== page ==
Digital Skills for the Construction Industry
With the advancement of technology, the construction industry must do all that it can to reduce the existing digital skills gap. Richard Anderson at High Speed Training, discusses the importance of gaining valuable digital skills in the construction industry.
There are undoubtedly many benefits that result from reducing this void, including the ability for companies to better attract customers through social and digital media, as well as making recruitment and retention of staff, particularly amongst younger generations, an easier process. Innovation in technology also provides a real opportunity to improve productivity whilst offering a superior level of service and delivery on digital design and architecture.
Across the industry, there has been a large uptake in online training in areas such as Asbestos Awareness, Working at Height, Manual Handling and Health and Safety in the Workplace. Where people may have previously attended face-to-face training courses or learned on the job, they now see the advantages of being able to learn and become certified at their own speed – at a time of their choosing – and by using pretty much any internet-connected device.
The construction industry has traditionally looked at training whereby compliance is the primary motivator. Regular training is necessary to maintain safety standards and, in the case of an accident, demonstrate that measures have been taken to safeguard all members of staff. However, there is a huge opportunity for the industry to develop more well-rounded skills that will keep the workforce motivated, engaged and safe. There’s recently been an increasing number of companies using online training to develop their staff in areas such as leadership and communication skills in order to advance the next generation of leaders in the sector. Companies are now also aware of their responsibility for promoting positive mental wellbeing amongst their staff, especially in a sector where stigma still surrounds mental health difficulties. The industry is therefore seeing a demand for Health and Wellbeing training, to ensure all staff are informed on the subject.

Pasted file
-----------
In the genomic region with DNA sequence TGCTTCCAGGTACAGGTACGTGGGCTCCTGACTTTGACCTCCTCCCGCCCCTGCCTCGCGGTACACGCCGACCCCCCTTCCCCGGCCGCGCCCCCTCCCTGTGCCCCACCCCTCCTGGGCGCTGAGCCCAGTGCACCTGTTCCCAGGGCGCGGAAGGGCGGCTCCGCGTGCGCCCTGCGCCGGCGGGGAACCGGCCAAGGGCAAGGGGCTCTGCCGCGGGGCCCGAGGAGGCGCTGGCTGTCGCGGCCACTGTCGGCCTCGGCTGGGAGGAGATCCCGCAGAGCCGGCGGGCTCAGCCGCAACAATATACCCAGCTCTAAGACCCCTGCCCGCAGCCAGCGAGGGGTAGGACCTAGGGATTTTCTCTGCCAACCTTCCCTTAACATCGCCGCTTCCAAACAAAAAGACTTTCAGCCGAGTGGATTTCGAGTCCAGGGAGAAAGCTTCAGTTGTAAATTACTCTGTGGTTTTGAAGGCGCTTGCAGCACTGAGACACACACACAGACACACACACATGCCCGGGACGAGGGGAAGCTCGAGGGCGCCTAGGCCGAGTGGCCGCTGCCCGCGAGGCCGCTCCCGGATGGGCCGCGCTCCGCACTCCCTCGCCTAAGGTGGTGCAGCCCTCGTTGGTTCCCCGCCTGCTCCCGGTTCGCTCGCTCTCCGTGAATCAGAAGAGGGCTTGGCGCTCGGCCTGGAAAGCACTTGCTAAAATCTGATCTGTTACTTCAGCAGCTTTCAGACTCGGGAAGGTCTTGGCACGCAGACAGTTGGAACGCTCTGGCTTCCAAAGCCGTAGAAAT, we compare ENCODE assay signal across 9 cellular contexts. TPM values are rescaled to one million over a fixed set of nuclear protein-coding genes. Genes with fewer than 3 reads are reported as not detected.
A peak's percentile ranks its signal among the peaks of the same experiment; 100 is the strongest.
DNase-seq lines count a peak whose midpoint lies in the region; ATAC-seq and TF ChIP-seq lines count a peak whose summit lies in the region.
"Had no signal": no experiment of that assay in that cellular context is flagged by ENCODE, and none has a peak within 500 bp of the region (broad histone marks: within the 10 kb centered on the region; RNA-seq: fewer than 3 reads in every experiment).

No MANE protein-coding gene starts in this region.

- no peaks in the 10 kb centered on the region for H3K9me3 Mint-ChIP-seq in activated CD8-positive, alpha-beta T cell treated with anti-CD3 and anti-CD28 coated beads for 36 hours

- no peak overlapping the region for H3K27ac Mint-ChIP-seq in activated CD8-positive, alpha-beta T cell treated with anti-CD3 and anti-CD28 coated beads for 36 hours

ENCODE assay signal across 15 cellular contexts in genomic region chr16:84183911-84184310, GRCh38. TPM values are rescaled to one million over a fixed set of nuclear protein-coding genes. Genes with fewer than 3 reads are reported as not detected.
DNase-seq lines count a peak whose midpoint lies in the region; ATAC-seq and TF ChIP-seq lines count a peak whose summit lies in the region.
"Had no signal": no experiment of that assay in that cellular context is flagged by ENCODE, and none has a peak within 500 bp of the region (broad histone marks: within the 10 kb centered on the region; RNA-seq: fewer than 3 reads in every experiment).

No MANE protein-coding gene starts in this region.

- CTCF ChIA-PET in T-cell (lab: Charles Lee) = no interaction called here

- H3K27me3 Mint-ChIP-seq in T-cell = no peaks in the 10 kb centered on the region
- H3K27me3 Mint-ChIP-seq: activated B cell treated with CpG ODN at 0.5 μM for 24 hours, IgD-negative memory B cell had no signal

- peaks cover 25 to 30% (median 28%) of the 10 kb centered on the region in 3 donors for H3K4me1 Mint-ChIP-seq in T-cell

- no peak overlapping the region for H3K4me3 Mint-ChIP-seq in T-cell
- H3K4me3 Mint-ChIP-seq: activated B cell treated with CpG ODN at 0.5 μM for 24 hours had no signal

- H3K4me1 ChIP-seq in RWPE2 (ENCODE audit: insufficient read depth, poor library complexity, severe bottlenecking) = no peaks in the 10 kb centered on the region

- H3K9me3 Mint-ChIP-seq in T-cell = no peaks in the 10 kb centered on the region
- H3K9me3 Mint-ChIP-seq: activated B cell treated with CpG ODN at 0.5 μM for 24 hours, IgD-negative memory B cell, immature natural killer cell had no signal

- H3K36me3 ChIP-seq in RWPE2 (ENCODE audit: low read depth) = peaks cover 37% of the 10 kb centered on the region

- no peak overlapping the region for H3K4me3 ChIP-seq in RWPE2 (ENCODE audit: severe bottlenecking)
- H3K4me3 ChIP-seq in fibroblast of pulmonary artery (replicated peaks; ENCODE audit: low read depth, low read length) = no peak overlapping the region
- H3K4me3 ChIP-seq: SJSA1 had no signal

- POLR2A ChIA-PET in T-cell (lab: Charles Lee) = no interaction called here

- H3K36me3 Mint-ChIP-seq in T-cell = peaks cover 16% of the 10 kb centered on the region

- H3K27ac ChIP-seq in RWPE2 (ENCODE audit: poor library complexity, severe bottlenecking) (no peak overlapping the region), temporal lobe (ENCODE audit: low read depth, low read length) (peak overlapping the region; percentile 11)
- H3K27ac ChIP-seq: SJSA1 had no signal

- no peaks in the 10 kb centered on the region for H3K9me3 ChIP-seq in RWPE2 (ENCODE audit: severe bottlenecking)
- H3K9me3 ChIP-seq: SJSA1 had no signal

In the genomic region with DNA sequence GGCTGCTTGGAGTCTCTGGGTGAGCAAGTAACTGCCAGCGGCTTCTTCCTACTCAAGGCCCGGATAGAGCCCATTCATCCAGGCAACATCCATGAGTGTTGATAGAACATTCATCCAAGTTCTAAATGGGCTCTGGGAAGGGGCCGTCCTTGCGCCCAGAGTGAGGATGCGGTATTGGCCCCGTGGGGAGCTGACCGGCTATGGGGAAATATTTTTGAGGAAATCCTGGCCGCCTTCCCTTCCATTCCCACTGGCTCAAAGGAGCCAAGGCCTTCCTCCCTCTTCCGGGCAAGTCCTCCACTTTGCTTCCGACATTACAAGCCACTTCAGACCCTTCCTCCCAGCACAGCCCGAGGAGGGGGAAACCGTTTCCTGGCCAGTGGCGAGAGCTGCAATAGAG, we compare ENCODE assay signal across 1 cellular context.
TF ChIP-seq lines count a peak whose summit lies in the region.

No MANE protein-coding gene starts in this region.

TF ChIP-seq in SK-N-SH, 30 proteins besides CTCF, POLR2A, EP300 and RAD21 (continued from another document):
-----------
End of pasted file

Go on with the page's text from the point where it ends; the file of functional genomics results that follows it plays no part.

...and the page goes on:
Upskilling existing workers is a simple yet effective way to combat the skills gap. Forward-thinking construction companies are now starting to understand the benefits of keeping staff engaged throughout their careers, and progression has become just as important to staff as their weekly wage. So, in an industry where staff retention is vital, training should be high on the list of priorities when it comes to creating personal development plans for employees.
With digital technology now being pervasive in most people’s daily lives, the construction industry is having to adapt in order to avoid being left behind or obliged to face sudden disruption. As with other industries that are not immediately synonymous with the rapid adoption of digital technology, the advantages of acceptance and the disadvantages of being left behind are clear: competitors with technological expertise may enter the market and potentially squeeze out those more-traditional contractors and suppliers. Those most likely at risk of being pushed out are small firms, as they will struggle to recruit people with the relevant technical know-how.
This is particularly the case when it comes to attracting new recruits, specifically school-leavers, who may consider a traditional contractor role to be an ‘unglamorous’ career path to follow. However, whilst the construction industry may have previously been thought of as laborious and difficult work, there is now a wealth of opportunities for tech-savvy youngsters. Core capabilities in IT and maths are the skills that the construction sector needs to be encouraging. In order to tackle the digital skills gap, it’s vital that the construction industry builds strong partnerships with schools across the country in order to provide relevant careers guidance and to promote the uptake of sector-related subjects at GSCE and A-Level. Training companies can also play a key role in this by offering employability skills and promoting apprenticeship opportunities, both through traditional face-to-face training and online.
If this is done well, the advantages are there for employers, individual workers, consumers and the industry as a whole, allowing the UK to better compete globally and continue to export construction expertise. This is particularly important in the current climate, with regard to the impending question of Brexit. If Britain is going to continue to create opportunities after Brexit, then there may be a need to quickly train and develop British construction workers in order to fill any potential gaps left behind by large numbers of European workers who currently fill key roles across the country. If a coherent strategy is not in place by point of exit, then the existing skills gap issues will simply be compounded.
High Speed Training is a leading online training provider that supports lifelong learning by providing accessible digital training to help individuals and businesses pursue their career goals. The company is the expert authority on personal development and compliance in the construction sector.
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